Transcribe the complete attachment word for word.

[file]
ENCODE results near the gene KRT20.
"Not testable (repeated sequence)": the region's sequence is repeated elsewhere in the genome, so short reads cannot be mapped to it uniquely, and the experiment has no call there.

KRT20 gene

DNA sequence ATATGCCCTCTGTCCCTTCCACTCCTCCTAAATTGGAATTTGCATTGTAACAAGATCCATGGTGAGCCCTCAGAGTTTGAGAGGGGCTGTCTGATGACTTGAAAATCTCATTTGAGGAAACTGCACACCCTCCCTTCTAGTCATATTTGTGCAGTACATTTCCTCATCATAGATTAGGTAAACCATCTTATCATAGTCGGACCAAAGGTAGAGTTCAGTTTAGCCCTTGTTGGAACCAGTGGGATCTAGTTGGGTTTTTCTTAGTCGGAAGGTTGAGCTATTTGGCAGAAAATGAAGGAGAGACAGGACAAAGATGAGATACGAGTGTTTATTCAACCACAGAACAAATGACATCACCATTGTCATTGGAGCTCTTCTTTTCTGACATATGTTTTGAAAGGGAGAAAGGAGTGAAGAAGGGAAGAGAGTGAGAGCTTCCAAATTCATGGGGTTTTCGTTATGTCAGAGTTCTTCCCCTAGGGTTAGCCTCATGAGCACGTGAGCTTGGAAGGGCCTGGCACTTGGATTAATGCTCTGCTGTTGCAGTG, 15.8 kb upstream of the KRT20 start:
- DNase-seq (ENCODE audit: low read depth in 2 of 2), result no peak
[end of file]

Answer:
ENCODE results near the gene KRT20.
"Not testable (repeated sequence)": the region's sequence is repeated elsewhere in the genome, so short reads cannot be mapped to it uniquely, and the experiment has no call there.

KRT20 gene

DNA sequence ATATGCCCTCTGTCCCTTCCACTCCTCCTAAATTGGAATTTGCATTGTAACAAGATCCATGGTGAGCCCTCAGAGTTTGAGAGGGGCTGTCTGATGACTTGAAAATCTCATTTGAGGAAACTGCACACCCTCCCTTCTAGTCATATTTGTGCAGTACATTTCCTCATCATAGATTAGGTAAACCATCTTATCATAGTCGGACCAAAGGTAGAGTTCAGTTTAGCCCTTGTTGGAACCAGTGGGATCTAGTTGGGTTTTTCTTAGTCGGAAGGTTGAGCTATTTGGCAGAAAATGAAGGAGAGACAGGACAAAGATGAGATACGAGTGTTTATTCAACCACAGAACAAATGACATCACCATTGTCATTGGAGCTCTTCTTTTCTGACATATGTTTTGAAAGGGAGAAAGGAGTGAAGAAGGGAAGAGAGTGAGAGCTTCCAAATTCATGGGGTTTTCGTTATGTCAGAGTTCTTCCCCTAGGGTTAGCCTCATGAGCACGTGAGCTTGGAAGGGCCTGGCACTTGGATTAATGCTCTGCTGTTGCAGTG, 15.8 kb upstream of the KRT20 start:
- DNase-seq (ENCODE audit: low read depth in 2 of 2), result no peak